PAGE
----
Dr. James Noble is staff orthodontist at Holland Bloorview Kids Rehabilitation Hospital in Toronto; he also maintains a private orthodontic practice in Toronto. Dr. Noble recommends:
Shawesh M, Bhatti B, Usmani T, Mandall N. Hawley retainers full- or part-time? A randomized clinical trial. Eur J Orthod. 2010;32(2):165-70.
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JCDA Clinical Pearl: It is clinically acceptable for orthodontic patients to wear Hawley retainers only at night.
This randomized clinical trial compared 2 orthodontic retention regimens in 67 patients: nighttime-only wear of an upper and lower Hawley retainer for 1 year vs. 6 months full-time wear followed by 6 months nighttime-only wear.
Study models were taken at the start and end of treatment and 1 year post-debond. Digital calipers were used to measure upper and lower labial segment irregularity (using Little’s irregularity index) and upper and lower labial segment crowding; t tests were used to evaluate differences between each group.
There were no statistically significant differences between the 2 retention regimens at 1 year post-debond for labial segment irregularity or crowding (p > 0.05).
Because both retention regimens were equally effective during the 1-year retention period, it would seem clinically acceptable to have patients wear retainers at nighttime only.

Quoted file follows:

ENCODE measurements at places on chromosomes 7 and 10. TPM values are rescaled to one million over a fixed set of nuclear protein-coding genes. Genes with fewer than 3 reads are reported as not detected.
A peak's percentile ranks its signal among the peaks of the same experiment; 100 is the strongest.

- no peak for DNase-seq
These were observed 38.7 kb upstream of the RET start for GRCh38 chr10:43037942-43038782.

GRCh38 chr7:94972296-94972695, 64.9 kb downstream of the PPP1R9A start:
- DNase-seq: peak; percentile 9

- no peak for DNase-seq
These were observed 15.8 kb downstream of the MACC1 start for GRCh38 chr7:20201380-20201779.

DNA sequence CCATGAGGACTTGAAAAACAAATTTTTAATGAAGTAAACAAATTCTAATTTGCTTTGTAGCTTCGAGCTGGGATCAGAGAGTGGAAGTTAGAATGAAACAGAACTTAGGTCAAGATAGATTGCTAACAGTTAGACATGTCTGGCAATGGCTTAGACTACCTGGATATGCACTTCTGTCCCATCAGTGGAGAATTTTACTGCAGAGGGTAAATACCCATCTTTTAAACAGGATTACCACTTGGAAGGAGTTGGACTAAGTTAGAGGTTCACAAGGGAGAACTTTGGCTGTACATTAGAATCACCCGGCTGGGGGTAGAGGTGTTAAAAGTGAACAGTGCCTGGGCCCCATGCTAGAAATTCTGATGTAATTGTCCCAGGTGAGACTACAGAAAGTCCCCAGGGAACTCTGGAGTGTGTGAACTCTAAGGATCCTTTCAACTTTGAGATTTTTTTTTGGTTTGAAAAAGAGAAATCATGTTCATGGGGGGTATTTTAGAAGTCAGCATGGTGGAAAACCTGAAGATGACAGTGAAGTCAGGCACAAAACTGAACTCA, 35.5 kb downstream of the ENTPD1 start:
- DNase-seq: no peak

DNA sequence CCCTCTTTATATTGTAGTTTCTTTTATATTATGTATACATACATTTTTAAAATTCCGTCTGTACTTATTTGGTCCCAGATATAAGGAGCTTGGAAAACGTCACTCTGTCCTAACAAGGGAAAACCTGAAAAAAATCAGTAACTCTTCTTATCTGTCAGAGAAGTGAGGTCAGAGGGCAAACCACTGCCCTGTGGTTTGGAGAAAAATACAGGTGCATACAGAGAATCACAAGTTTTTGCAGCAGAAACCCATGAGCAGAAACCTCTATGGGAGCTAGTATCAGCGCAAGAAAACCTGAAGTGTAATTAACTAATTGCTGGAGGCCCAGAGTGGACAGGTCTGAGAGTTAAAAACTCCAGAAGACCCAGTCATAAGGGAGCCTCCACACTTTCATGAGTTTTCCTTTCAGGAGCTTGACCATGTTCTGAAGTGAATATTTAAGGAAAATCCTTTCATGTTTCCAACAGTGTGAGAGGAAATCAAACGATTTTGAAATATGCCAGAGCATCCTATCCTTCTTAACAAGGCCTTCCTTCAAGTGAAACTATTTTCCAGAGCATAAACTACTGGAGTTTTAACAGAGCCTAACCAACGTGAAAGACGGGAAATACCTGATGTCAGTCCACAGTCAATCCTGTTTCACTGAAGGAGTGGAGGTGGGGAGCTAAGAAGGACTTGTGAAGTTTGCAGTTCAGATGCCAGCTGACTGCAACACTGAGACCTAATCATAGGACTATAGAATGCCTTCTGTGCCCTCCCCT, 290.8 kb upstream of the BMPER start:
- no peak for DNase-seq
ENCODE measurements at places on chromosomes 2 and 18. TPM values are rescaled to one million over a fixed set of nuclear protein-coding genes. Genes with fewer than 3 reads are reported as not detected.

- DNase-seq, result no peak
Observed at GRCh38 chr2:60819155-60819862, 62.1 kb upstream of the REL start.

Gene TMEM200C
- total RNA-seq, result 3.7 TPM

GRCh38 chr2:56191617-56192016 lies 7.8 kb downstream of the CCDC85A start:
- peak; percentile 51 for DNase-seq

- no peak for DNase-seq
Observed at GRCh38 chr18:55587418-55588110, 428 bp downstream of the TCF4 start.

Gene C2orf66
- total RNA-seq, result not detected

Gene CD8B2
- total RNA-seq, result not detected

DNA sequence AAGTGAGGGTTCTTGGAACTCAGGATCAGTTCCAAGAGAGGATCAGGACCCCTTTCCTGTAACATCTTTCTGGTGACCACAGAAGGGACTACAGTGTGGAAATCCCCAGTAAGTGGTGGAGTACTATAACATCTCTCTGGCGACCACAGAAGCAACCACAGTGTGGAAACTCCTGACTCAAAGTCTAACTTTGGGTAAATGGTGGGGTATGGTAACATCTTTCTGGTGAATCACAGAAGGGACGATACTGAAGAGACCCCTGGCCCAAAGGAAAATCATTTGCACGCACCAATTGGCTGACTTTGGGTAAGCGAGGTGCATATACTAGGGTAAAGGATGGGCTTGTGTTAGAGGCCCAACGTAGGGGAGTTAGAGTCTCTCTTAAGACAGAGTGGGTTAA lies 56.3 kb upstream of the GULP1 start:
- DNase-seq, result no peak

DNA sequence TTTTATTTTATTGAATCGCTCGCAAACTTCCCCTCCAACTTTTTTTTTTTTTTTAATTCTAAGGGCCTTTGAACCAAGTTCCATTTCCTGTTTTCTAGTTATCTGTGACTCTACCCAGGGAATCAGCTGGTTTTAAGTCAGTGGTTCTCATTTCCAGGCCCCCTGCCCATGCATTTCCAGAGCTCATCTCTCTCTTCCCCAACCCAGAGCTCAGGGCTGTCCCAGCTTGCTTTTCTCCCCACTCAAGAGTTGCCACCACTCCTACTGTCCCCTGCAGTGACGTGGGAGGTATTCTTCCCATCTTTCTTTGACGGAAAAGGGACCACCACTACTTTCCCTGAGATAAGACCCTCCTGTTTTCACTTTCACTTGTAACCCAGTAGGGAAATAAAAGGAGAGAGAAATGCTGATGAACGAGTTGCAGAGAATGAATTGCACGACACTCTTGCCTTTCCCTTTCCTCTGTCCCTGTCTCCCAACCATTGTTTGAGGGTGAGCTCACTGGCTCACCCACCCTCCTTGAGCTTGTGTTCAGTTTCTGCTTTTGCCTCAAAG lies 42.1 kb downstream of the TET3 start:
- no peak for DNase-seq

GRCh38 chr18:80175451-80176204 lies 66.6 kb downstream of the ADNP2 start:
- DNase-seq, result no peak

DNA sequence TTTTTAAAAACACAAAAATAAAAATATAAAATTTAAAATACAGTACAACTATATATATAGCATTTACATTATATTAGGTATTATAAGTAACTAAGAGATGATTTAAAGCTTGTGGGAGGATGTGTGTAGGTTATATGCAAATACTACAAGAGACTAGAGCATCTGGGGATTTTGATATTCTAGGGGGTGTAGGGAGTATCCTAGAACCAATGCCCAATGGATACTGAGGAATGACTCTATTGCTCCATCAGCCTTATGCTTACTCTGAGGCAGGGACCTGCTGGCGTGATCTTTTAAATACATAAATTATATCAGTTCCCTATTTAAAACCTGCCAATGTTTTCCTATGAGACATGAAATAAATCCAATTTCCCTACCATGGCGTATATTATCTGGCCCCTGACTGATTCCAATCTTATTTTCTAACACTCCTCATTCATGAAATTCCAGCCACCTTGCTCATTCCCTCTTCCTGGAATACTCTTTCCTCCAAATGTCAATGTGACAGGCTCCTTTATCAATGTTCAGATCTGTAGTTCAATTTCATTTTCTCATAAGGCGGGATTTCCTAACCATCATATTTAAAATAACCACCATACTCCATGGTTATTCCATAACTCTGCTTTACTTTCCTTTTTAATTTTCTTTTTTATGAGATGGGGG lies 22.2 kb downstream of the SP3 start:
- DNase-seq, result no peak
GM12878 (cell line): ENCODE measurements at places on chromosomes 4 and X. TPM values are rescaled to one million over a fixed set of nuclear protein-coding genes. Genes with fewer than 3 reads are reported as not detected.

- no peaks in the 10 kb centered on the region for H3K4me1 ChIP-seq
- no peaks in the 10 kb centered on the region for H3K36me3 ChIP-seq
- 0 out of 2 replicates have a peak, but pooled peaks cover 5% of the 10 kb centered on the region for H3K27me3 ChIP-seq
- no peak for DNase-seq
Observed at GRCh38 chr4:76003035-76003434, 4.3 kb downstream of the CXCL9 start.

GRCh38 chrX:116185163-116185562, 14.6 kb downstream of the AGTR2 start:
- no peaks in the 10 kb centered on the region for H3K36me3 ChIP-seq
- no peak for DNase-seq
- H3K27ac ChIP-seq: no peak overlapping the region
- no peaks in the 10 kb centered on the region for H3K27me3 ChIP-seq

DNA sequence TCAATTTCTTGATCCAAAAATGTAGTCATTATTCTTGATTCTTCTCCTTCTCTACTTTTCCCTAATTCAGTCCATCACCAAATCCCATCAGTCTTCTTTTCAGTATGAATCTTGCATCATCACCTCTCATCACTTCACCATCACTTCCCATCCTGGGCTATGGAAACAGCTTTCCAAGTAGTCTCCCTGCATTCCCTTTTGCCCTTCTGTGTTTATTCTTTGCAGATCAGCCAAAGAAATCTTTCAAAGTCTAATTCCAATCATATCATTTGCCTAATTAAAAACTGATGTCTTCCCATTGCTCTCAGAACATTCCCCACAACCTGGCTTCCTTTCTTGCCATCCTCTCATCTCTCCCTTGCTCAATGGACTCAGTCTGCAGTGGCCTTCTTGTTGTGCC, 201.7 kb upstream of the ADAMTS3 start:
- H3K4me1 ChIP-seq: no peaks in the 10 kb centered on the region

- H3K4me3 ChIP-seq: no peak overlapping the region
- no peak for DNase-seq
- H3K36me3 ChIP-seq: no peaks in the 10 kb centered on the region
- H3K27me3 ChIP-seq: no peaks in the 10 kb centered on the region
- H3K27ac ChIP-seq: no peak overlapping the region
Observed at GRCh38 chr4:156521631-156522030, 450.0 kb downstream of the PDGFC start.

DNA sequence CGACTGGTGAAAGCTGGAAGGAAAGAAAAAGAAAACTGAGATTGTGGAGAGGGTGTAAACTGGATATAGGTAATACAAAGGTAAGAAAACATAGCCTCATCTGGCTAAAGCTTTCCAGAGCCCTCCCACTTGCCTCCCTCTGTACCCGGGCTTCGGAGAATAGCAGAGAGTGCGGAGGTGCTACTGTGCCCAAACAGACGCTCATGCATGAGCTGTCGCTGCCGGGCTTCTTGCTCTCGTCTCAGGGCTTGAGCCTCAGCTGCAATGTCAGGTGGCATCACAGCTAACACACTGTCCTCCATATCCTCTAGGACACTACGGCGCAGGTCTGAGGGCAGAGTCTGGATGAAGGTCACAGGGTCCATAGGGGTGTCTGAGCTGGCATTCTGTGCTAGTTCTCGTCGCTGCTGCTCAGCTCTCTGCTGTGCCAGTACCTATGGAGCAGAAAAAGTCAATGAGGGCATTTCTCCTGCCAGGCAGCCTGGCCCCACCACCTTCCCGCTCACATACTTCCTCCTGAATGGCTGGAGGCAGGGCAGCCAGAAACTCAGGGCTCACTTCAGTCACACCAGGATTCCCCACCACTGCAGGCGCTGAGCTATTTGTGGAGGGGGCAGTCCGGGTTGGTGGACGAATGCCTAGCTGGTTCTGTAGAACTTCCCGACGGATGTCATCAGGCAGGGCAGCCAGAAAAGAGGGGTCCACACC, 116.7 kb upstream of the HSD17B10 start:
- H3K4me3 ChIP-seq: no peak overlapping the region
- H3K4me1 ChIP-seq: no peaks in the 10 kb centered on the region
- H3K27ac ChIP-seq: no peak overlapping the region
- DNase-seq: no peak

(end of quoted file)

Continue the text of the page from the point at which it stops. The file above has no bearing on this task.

Reasons for recommending this article:
Retention protocols used by orthodontists can vary greatly, yet there is little evidence comparing post-treatment tooth movement and stability. This well-designed and executed study demonstrates that there is no difference in relapse with wearing Hawley retainers full time compared to nighttime only.
Wearing Hawley retainers during the day can be cumbersome for patients because speech is difficult, more effort is required to maintain oral hygiene, the labial bow of the Hawley is visible to others, and there is a greater chance that it will be lost. Based on the study results, it therefore seems reasonable to advise orthodontic patients to wear Hawley retainers at nighttime only. However, the authors warn clinicians not to extrapolate the findings of this study to vacuum-formed retainers.